Each day this month I will be profiling a notable political cartoonist. Since the choices are vast, I’ve decided to slim the numbers down a bit and eliminate living cartoonists. Perhaps I will do a current political cartoon stars in the future.
Here‘s an archive of the artists mentioned already.
Today we look at a fellow who at least one historian termed “the dominant cartoonist of the western world.”
David Low was born in New Zealand, and began working as a cartoonist there at the Canterbury Times in 1910 at the age of 19. He quickly moved to the bigger papers of Sydney, Australia.
He drew attention for his political cartoons there, most notably the following mocking of then-Prime Minister of Australia, William Hughes, in 1916.
He eventually had a book of cartoons made which drew the attention of folks in London, and beginning in 1919 until his death in 1963, Low worked in England, most notably for the Evening Standard from 1927-1950. The Evening Standard was a fairly conservative paper, but Low agreed to work there if he was not censored, and for the most part, he was not.
Although he had his moments…
Low worked for many decades as a political cartoonist, so he has a lot of great cartoons to show, so forgive the general look at his work you’ll see here.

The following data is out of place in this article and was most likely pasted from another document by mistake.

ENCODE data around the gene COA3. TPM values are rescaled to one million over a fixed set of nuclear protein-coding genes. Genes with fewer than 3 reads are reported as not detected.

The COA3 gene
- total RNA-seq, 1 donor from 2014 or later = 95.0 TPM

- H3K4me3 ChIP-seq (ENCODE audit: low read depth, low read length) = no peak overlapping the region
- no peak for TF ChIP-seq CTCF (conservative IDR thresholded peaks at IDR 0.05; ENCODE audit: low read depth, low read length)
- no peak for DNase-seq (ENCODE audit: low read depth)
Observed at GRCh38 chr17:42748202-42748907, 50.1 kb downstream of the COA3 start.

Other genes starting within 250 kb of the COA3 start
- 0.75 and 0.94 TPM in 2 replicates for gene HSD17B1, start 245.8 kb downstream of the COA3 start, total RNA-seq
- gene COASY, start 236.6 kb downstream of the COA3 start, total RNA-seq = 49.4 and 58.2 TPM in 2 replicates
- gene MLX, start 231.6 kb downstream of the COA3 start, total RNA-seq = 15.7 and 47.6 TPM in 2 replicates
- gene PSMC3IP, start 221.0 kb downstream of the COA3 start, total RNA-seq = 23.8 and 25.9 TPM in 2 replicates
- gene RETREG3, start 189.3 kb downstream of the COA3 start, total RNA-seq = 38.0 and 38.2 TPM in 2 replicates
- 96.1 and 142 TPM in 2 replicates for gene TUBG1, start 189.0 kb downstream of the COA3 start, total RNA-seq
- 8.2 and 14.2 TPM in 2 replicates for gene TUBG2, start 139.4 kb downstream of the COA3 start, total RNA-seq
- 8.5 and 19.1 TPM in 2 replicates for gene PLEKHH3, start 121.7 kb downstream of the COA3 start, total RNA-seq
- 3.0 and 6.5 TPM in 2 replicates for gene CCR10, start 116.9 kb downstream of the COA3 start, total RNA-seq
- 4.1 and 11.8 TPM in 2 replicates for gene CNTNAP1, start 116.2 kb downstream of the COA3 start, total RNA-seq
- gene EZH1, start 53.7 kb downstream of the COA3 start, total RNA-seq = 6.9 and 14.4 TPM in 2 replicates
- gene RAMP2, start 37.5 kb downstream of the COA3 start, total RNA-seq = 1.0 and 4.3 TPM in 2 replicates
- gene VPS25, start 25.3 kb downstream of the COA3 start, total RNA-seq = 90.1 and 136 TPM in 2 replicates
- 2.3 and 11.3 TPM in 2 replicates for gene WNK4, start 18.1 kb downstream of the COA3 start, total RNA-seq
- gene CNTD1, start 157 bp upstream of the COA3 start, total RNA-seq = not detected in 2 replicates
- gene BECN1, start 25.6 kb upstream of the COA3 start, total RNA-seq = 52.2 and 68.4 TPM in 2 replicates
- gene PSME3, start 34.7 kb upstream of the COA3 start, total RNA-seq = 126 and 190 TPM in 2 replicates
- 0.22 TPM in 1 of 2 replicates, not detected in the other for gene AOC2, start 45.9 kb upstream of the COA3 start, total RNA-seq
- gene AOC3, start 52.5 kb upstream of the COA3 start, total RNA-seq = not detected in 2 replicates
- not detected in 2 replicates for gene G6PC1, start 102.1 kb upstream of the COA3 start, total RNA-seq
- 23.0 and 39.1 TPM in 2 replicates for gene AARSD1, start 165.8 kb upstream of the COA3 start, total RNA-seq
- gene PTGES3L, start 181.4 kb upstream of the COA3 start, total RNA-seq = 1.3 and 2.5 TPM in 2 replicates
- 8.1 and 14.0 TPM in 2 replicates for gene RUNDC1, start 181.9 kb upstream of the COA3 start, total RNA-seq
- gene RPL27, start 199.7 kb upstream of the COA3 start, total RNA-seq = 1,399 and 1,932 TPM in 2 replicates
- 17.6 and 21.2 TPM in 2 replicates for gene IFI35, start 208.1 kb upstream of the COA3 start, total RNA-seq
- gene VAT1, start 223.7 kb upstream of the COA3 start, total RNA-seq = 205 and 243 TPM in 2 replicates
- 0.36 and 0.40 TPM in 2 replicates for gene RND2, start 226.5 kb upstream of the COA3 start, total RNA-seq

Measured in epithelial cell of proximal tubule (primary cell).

Low was most famous for his attacks on Adolf Hitler and Benito Mussolini, leading to his work being banned in both countries.
Low was aware of Hitler early on, satirizing the upstart as early as 1930…
The Nazis, in 1937, even cited British anti-Hitler cartoons (specifically Low’s) as a problem between the two countries, diplomatically.
Low came up with a gag strip called Hit and Muss…
but after official complaints, he changed it to “Muzzler.”
You could tell what Low felt about the state of the world in the late 30s, as seen with his depictions of French/British diplomacy as compared to German/Italian as well as how Japan reacted to the League of Nations…
Low’s likely most famous cartoon is a depiction of the relationship between Hitler and Stalin in 1939…
Pretty brilliant, eh?
Once the war looked likely (and especially when it began), Low began taking on a bit more of a patriotic feel to his cartoons – they’re still absolutely stunning pieces of work…
(this one is when the Germans drove the Allies to Dunkirk – at this point, Hitler seemed impervious, almost as though he was working with the Devil).
Low became a knight in 1962, one year before he passed away, a legend of British cartooning.
Thanks to the British Cartoon Archive for the images.